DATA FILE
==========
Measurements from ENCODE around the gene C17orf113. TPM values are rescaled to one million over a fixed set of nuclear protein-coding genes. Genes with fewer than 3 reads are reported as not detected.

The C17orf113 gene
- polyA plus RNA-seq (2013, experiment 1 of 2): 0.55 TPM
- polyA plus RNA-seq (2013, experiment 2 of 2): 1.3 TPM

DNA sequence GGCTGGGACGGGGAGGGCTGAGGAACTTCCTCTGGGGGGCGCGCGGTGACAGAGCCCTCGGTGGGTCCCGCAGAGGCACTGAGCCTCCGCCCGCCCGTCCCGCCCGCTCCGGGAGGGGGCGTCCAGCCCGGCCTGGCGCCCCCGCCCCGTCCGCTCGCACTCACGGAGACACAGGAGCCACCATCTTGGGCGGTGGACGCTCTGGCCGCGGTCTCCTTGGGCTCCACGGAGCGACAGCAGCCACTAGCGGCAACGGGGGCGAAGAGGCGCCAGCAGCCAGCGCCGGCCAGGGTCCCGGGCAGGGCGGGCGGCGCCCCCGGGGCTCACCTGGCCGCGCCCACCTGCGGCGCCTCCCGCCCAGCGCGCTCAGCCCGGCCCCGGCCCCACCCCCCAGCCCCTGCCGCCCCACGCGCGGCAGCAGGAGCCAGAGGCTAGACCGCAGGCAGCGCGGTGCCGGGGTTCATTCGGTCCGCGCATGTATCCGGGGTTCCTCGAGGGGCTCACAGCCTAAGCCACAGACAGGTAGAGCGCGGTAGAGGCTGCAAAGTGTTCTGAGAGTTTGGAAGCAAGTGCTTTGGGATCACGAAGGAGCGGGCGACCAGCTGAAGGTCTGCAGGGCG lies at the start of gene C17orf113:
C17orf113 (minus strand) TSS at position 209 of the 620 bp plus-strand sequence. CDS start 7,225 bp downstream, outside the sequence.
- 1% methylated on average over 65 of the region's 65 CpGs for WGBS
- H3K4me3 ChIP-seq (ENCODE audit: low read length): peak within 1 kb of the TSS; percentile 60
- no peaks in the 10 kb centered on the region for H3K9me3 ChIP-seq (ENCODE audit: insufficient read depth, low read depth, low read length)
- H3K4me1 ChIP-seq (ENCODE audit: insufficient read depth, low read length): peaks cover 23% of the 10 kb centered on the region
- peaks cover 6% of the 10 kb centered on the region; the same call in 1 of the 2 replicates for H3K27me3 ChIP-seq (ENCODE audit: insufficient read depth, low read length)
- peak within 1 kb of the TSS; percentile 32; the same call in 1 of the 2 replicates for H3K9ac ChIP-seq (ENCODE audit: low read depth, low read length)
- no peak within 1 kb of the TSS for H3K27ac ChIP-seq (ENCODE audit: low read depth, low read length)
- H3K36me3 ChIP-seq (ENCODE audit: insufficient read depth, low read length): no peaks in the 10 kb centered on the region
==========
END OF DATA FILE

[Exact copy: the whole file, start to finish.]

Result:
Measurements from ENCODE around the gene C17orf113. TPM values are rescaled to one million over a fixed set of nuclear protein-coding genes. Genes with fewer than 3 reads are reported as not detected.

The C17orf113 gene
- polyA plus RNA-seq (2013, experiment 1 of 2): 0.55 TPM
- polyA plus RNA-seq (2013, experiment 2 of 2): 1.3 TPM

DNA sequence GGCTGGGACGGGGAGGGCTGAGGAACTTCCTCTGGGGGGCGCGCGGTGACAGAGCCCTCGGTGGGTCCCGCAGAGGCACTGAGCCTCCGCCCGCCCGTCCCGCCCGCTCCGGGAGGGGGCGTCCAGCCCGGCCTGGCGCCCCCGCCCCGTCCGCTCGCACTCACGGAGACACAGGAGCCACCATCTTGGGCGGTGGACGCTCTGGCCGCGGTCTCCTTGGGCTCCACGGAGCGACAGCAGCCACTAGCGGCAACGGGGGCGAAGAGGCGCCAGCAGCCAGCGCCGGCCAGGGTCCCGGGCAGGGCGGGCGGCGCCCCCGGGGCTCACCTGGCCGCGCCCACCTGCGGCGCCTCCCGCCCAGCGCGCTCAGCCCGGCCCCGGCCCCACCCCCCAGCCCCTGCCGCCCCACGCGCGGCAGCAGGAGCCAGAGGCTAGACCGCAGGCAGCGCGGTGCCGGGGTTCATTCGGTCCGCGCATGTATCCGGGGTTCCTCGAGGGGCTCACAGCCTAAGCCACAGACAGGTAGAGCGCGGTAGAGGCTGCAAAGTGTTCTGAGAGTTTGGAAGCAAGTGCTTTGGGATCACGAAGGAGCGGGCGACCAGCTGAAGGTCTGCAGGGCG lies at the start of gene C17orf113:
C17orf113 (minus strand) TSS at position 209 of the 620 bp plus-strand sequence. CDS start 7,225 bp downstream, outside the sequence.
- 1% methylated on average over 65 of the region's 65 CpGs for WGBS
- H3K4me3 ChIP-seq (ENCODE audit: low read length): peak within 1 kb of the TSS; percentile 60
- no peaks in the 10 kb centered on the region for H3K9me3 ChIP-seq (ENCODE audit: insufficient read depth, low read depth, low read length)
- H3K4me1 ChIP-seq (ENCODE audit: insufficient read depth, low read length): peaks cover 23% of the 10 kb centered on the region
- peaks cover 6% of the 10 kb centered on the region; the same call in 1 of the 2 replicates for H3K27me3 ChIP-seq (ENCODE audit: insufficient read depth, low read length)
- peak within 1 kb of the TSS; percentile 32; the same call in 1 of the 2 replicates for H3K9ac ChIP-seq (ENCODE audit: low read depth, low read length)
- no peak within 1 kb of the TSS for H3K27ac ChIP-seq (ENCODE audit: low read depth, low read length)
- H3K36me3 ChIP-seq (ENCODE audit: insufficient read depth, low read length): no peaks in the 10 kb centered on the region